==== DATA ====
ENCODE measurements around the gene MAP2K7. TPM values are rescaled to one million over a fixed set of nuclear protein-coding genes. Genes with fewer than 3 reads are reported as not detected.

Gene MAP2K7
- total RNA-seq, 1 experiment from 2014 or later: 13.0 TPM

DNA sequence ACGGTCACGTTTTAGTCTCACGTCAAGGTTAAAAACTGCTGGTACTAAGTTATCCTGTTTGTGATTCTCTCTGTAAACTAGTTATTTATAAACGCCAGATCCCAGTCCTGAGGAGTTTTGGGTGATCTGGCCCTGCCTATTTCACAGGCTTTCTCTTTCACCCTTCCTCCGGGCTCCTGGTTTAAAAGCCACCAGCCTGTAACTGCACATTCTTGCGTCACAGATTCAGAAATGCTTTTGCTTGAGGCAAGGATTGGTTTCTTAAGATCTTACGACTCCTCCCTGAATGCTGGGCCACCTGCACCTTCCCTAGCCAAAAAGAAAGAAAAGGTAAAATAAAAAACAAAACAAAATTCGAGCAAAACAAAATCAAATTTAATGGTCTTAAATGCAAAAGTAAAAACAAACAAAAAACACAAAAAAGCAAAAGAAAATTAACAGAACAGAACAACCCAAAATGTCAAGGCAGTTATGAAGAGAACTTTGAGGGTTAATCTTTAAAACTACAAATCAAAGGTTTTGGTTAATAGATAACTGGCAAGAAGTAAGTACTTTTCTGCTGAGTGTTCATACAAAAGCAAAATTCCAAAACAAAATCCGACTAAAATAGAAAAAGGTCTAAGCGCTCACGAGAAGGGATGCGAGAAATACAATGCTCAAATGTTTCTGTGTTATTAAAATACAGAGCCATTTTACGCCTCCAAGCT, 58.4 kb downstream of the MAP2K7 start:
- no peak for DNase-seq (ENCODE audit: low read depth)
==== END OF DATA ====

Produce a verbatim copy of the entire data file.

ENCODE measurements around the gene MAP2K7. TPM values are rescaled to one million over a fixed set of nuclear protein-coding genes. Genes with fewer than 3 reads are reported as not detected.

Gene MAP2K7
- total RNA-seq, 1 experiment from 2014 or later: 13.0 TPM

DNA sequence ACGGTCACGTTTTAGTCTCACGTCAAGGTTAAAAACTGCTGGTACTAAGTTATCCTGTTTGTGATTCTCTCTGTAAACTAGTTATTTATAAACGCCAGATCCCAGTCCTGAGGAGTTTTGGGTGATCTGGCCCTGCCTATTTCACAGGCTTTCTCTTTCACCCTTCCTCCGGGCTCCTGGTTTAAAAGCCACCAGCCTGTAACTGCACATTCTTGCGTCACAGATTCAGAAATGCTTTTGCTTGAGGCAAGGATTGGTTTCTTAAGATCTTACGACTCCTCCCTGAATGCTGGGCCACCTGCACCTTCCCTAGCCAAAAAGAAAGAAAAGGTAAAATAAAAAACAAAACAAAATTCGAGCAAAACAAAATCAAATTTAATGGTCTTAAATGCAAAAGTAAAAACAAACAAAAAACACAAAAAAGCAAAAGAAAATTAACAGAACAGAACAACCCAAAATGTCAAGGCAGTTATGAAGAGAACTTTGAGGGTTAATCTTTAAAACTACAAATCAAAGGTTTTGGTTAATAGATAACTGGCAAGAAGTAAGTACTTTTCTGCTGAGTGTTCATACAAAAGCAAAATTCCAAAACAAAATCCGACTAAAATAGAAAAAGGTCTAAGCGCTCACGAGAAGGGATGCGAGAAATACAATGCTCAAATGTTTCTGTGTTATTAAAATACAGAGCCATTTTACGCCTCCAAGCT, 58.4 kb downstream of the MAP2K7 start:
- no peak for DNase-seq (ENCODE audit: low read depth)